Psoriasis vulgaris, a skin disease that is considered to be the result of a type 1 autoimmune response, provides an opportunity for studying the changes that occur in a target-diseased tissue during innovative immunotherapies. To gain a more comprehensive picture of the response to an approved biological therapy, we studied alfacept, which is a CD2 binding fusion protein. We examined T cells, dendritic cells (DCs), and expression of a number of inflammatory genes. In 22 patients, 55% demonstrated a clear histological remission of the disease, with a 73% reduction in lesional lymphocytes and a 79% decrease in infiltrating CD8+ cells. Only histological responders showed marked reductions in the tissue expression of inflammatory genes IFN-γ, signal transducer and activator of transcription 1, monokine induced by IFN-γ, inducible NO synthase, IL-8, and IL-23 subunits. Parallel decreases in CD83 + and CD11c+ DCs also were measured by immunohistochemistry. Because we observed that alefacept binds primarily to T cells and not DCs, we suggest that T cells are the primary target for therapy, but that DCs and a spectrum of type 1 inflammatory genes are coordinately suppressed.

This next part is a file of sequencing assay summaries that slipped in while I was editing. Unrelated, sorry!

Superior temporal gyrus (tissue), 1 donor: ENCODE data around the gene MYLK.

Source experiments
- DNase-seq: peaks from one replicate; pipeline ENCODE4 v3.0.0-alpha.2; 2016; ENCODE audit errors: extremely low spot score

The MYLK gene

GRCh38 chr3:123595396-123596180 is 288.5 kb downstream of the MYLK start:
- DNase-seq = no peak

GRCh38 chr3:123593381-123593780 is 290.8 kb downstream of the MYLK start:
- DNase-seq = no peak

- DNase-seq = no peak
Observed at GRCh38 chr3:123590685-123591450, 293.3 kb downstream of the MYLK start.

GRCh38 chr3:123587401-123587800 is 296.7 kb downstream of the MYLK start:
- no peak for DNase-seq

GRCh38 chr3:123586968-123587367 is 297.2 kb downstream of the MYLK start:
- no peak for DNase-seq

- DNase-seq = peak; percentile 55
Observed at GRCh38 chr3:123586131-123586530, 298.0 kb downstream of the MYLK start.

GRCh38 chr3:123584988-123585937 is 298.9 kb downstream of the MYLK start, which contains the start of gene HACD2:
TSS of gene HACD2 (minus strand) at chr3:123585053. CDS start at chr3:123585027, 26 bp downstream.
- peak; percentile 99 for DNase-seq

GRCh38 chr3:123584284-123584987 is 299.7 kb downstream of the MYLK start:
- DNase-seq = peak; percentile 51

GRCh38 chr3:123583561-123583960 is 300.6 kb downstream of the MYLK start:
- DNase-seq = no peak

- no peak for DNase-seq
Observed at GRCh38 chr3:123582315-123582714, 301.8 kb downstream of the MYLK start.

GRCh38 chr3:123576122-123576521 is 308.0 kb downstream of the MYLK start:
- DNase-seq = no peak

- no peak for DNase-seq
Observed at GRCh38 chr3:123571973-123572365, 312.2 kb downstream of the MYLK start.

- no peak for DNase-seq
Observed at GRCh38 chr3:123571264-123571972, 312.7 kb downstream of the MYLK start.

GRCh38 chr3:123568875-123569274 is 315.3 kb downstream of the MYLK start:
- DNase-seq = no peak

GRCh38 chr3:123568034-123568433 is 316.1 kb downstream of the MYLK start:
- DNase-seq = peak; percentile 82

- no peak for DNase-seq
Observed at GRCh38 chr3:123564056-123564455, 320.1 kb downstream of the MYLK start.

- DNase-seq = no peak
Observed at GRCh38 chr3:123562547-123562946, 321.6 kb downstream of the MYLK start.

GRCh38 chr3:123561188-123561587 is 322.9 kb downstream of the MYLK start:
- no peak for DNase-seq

|Original language||English (US)|
|Number of pages||6|
|Journal||Proceedings of the National Academy of Sciences of the United States of America|
|State||Published - Feb 8 2005|
- Autoimmune disease
ASJC Scopus subject areas